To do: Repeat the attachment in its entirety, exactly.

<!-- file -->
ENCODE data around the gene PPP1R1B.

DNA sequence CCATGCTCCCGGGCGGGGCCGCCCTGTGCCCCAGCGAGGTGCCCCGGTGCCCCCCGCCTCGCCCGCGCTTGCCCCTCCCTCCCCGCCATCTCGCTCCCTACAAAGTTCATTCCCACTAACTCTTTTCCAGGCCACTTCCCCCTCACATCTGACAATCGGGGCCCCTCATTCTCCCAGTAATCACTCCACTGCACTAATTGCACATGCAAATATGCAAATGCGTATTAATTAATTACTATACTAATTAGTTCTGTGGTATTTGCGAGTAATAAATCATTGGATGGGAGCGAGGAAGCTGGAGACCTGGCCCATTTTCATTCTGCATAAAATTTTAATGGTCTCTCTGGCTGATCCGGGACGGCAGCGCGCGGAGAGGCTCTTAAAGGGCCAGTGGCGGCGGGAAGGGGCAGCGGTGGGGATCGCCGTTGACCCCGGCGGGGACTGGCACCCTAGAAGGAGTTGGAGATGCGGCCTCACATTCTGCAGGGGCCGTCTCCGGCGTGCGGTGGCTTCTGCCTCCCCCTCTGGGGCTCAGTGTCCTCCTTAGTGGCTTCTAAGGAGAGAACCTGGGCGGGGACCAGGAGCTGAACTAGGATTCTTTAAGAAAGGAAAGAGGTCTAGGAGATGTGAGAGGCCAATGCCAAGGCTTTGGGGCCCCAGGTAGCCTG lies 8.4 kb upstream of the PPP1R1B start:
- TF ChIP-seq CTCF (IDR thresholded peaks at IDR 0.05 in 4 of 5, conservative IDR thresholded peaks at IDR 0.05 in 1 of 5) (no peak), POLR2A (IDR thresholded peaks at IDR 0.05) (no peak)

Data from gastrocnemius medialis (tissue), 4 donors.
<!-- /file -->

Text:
ENCODE data around the gene PPP1R1B.

DNA sequence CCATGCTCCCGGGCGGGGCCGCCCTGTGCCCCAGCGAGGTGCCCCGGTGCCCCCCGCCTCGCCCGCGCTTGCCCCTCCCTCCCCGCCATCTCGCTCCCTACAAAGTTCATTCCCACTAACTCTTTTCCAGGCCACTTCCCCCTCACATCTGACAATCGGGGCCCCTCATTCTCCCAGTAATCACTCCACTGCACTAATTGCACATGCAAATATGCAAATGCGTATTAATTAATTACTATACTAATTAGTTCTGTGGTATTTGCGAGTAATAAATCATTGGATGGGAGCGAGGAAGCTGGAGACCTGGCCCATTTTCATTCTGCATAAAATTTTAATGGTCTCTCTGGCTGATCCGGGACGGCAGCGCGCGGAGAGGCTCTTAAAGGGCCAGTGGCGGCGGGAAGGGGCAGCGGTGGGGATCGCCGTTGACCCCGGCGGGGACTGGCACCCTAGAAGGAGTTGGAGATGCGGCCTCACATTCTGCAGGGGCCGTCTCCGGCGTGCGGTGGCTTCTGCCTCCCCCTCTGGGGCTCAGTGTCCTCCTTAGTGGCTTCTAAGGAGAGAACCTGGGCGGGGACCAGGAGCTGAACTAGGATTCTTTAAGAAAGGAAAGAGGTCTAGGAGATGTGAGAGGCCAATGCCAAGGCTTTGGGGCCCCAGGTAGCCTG lies 8.4 kb upstream of the PPP1R1B start:
- TF ChIP-seq CTCF (IDR thresholded peaks at IDR 0.05 in 4 of 5, conservative IDR thresholded peaks at IDR 0.05 in 1 of 5) (no peak), POLR2A (IDR thresholded peaks at IDR 0.05) (no peak)

Data from gastrocnemius medialis (tissue), 4 donors.